• Like 1
  12. My ‘51 Dodge Meadowbrook has very dim rear turn signals when the tail lights are on. They are almost unrecognizable. Were these directionals dim from the factory or were they clear and recognizable like today’s turn signals? When the taillights are not on you can see the turn signal clearly but when the taillights are on the turn signal doesn’t make a bright enough light for the signal to be obvious. Unless you are really focusing on it it doesn’t even look like it is on. I know that some people are suggesting LEDs and I’m not sure which to go with since this is a positive ground system. Any suggestions on the current dim situation would be appreciated. Any ideas on the correct LED bulb I would need is helpful too. 

  13. There was no passenger mirror so I decided to put one on. Took the driver’s mirror off of the parts car, broke the bolt in the metal. Had to drill and tap a new hole. Then I did lots of measurements to make sure I had my markings right into the green car door. Then it was drill time. They hid the bolt under the weatherstripping of the door so it was not overly easy to get it in there and tightened but it’s there. Looks great but downside is that due to the angle of the A frame I can not see the mirror from inside the car. But now the car looks more symmetrical. 



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  14. I put in my first dose of Thermocure to try to calm down the overheating. The engine was 260 degrees and when I opened the block plug nothing came out so I had to put a coat hanger in to clear the hole. I didn’t have the second bottle to put the right amount in but at least the first bottle will get the process started. 

  15. Gary, this car is frustrating me like crazy so it’s hard to get motivation to work on it during the cold winters. Everything I have fixed on the car has been stuff I’ve fixed before. I got the fuel gauge to actually read properly now though so I’m pretty happy with that. I’m going to spend some time trying to get the body right. I also thing that with the fenders coming off of the parts car to possibly be used on this one I might Take the parts cars engine out and rebuild it. Then I will swap it with the engine in this one and that will be one less project. The engine isn’t number matching so I’m not overly worried about the replacement. They are both numbered 5360 so they probably are both factory replacements due to the faulty camshafts in the ‘52s. The paint on the parts car is code 2 blue (can’t remember if it is Empress or Emperor Blue.) I think when all is said and done that will be the paint color I make the car. I buffed a small piece of the fender I took off and it’s beat up but not bad for almost 70 year old paint. You can see the trees in the shine.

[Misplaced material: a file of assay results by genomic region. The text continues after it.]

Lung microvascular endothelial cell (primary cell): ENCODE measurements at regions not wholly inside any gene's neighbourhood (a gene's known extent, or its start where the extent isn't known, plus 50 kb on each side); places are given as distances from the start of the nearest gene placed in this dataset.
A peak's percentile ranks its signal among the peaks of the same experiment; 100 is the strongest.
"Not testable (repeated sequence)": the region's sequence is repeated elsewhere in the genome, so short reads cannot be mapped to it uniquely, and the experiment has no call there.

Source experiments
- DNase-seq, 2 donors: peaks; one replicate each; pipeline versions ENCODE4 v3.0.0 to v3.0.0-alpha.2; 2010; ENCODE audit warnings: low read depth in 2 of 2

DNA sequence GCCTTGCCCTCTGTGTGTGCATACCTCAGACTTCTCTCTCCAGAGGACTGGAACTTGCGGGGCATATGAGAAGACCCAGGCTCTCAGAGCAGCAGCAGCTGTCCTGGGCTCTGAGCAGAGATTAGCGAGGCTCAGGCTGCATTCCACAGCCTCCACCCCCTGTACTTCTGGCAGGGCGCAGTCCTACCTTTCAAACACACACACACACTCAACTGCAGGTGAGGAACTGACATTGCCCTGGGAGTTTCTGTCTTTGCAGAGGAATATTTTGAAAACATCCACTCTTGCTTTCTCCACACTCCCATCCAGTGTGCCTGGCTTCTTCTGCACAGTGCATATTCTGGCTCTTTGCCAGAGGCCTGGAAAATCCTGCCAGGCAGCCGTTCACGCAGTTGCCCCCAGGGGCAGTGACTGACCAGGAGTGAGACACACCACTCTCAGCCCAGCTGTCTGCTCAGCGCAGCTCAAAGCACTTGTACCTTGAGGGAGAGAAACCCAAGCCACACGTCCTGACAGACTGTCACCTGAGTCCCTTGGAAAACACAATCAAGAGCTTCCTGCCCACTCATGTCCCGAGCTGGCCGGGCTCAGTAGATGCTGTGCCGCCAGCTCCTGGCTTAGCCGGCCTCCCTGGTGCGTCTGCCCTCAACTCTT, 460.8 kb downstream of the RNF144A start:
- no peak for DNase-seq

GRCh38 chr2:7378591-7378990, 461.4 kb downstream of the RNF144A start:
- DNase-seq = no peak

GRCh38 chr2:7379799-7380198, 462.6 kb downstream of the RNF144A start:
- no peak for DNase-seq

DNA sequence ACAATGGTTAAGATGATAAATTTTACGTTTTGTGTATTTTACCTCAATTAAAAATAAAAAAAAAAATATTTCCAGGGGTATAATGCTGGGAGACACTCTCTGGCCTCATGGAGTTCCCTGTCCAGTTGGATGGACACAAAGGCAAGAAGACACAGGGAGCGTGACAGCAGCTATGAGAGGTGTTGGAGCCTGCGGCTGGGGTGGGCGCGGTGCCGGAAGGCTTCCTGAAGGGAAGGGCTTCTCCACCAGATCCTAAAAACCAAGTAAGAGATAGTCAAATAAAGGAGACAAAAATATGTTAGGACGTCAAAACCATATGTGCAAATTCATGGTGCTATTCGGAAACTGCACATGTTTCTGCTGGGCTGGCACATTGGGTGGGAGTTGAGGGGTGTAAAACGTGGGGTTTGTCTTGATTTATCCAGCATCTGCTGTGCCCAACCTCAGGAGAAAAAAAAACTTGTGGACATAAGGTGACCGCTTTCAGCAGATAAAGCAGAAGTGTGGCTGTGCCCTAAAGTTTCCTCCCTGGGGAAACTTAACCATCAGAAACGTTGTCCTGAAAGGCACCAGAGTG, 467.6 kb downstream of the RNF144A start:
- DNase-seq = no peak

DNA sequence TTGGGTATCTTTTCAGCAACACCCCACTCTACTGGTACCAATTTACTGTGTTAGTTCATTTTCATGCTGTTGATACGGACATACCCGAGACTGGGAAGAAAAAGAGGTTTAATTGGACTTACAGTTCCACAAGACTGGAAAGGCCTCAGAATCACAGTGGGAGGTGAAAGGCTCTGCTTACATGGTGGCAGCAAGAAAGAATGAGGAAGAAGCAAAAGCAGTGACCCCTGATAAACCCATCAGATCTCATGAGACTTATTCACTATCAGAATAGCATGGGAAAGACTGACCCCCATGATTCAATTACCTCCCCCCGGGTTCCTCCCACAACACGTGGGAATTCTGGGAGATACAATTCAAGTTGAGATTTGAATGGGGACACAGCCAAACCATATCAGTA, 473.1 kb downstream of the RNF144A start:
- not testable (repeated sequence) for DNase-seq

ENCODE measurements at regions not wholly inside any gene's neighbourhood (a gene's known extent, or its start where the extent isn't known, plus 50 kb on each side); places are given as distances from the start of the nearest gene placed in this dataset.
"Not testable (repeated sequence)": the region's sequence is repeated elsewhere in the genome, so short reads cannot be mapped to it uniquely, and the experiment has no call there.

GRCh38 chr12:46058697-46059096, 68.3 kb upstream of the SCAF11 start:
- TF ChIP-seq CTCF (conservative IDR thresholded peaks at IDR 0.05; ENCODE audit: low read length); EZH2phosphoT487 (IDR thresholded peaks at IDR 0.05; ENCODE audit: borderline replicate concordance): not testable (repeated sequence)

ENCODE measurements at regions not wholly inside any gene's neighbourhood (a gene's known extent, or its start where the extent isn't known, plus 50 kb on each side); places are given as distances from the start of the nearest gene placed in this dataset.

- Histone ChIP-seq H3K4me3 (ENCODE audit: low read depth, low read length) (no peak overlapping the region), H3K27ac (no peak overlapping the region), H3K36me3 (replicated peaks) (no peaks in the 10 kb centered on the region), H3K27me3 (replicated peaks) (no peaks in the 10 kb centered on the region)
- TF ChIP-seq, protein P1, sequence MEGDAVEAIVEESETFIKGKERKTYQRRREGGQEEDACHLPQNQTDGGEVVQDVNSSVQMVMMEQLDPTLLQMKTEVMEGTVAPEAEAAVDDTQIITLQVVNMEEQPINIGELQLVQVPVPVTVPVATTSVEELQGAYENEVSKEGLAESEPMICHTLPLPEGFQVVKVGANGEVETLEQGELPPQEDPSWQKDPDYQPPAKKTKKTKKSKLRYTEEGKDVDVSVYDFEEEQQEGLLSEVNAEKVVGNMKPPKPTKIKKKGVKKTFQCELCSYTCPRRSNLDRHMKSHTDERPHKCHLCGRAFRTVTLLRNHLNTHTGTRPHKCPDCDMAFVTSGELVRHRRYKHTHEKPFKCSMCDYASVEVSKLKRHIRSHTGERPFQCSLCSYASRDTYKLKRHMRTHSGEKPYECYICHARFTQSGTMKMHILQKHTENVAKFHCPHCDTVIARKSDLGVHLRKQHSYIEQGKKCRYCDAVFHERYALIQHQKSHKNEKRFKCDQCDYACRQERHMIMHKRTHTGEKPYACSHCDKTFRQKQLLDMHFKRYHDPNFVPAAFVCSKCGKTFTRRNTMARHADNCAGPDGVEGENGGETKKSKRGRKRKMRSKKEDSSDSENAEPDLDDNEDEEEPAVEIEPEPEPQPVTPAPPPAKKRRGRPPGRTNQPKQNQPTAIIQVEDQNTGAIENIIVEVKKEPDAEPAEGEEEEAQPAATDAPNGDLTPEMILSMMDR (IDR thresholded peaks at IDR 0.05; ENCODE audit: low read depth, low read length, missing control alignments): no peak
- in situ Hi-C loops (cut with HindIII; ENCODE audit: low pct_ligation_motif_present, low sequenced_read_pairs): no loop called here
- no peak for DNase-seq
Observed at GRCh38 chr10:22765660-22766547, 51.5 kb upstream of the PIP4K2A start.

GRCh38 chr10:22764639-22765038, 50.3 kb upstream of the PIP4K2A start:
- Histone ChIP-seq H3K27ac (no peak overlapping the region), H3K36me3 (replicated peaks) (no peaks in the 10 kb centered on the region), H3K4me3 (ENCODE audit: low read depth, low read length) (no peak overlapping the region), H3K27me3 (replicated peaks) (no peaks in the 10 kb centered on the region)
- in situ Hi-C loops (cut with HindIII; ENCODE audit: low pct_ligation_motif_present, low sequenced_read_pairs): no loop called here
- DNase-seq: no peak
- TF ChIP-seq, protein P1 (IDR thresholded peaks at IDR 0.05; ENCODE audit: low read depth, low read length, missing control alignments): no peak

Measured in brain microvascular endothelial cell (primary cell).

16. Took the car out for the first ride of the year the other day and it was banging from the front wheels the entire time. Got home and took the hub off to find the wheel bearing destroyed. Lesson learned on not greasing the bearings properly. Luckily for me the parts Cadillac had what looked like a brand new one. So I greased it and put in it and it is quiet as can be. Went for a longer 30 minute ride yesterday and halfway through I got to ride passenger. It is such a cool car. I can see why all the luxurious people owned them. 



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  17. In my ‘52 Cadillac I get to enjoy the experience of hydraulic/electric windows. I believe they are called hydro-lectric windows. I replaced the lines, fixed the pump for the fluid, and replaced the window cylinders. They were working beautifully until one of the rear windows started to not work intermittently. Now it isn’t working at all. When you press the switch I hear a tiny click versus the loud clunk that I should hear. When I checked the voltage at the wire it was 6 volts. When I connected the wire to the cylinder and pressed the switch, that 6 volt wire went down 3 volts. I momentarily hooked the cylinder up to 12 volts and I got the loud clunk and the window started to move. I’m not sure what to assume or what to do to correct it. 

  18. I have no fancy pics to show but I took the firewall heater out and put the new heater core in. It got too cold in the garage to hook up the heater hoses to it but I did take it out around the block. It banged and clanked the whole way so when it gets warm and I can get under it I will grease it up. I have been working more on my ‘51 Dodge Meadowbrook trying time get that up and running since I tend to use it about 3-4 days out of the week during the spring, summer, and fall. 

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  19. Hooray new tires! Don’t they look so different? We took it for its first highway run in probably 45 years. It struggled a lot to get up to speed. The carburetor needs to be cleaned and adjusted. But once it was to speed it rode so smoothly. Slowing down to come off of the highway was a little shameful though. Smoke poured out of the tail pipes. The guy following us stayed right in the smoke the whole way. I guess he just enjoyed being near the car. Even though only one of the heaters work at the moment the car heated very quickly and stayed warm. It even defrosted the windshield.